As Walter Olson of the none-too-Trump-friendly National Review objectively noted, the rush to judgement against Trump certainly “made for great copy — irresistibly clickable and compulsively shareable.”
Only one problem — none of it’s true.
Who would you vote for if the elections were held today?
With a Time headline of “Trump Proposed Budget Eliminates Funds for Meals on Wheels” and The Hill garnering 26,000 shares online from their fake reporting, the Left-leaning media certainly thought they’d snagged the president on a rather large gotchya moment.
But it was false. And it wouldn’t have taken long for reporters to find and provide some needed context to the relationship between federal block grant programs, specifically Community Development Block Grants (CDBG), and the popular Meals on Wheels program.
I started on the organization’s own website. From Thursday’s conversation in the press, it was easy to assume that block grant programs — CDBG and similar block grants for community services and social services — are the main source of federal funding for Meals on Wheels. Not so.
Instead, as the national site explains, the major source of federal funding for the programs, accounting for 35 percent of overall local budgets, comes through the Sixties-era Older Americans Act. (Local programs also obtain support from state and county governments, private donors, and so on.)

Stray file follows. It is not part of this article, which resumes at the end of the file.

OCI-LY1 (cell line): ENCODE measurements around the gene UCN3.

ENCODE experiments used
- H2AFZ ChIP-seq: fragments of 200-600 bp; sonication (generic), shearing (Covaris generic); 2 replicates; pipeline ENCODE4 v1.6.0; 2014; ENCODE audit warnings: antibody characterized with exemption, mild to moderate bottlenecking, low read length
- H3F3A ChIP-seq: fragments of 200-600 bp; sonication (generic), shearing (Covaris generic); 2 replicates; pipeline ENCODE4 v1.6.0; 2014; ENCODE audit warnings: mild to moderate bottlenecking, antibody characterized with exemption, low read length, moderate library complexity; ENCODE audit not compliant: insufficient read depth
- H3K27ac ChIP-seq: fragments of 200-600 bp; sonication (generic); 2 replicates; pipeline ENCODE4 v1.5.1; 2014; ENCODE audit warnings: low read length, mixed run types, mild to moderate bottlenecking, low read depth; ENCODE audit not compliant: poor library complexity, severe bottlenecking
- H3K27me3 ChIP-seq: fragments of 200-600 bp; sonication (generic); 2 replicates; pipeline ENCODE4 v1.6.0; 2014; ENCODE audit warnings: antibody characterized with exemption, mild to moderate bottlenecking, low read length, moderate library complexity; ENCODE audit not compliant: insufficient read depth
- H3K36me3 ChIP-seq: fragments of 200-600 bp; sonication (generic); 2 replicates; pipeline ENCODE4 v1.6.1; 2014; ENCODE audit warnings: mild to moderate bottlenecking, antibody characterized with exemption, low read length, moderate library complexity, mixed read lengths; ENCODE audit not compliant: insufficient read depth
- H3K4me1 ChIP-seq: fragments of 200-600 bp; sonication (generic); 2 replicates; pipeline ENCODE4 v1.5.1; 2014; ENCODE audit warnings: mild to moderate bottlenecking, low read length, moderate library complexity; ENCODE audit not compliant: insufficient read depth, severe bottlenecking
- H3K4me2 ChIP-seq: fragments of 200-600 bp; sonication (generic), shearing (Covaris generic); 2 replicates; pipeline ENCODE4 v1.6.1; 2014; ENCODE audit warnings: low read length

According to the website, cuts have not been announced in Older Americans Act funding, although the group fears that they may lie ahead.
Notice the key word in the last sentence is “may,” not “will.”
But I digress. Yet another screaming example of the MSM’s is the schizophrenic excuse of reporting, Gregory Korte of USA Today has as the caption of the article’s main photograph;
Meals on Wheels, the popular service that provides food to the elderly, faces a sharp funding cut under President Donald Trump’s budget proposal.
Curiously, the very first sentence in the article proper is;
President Trump’s first budget proposal to Congress last week specifically identified steep cuts to hundreds of domestic programs, but Meals on Wheels wasn’t one of them.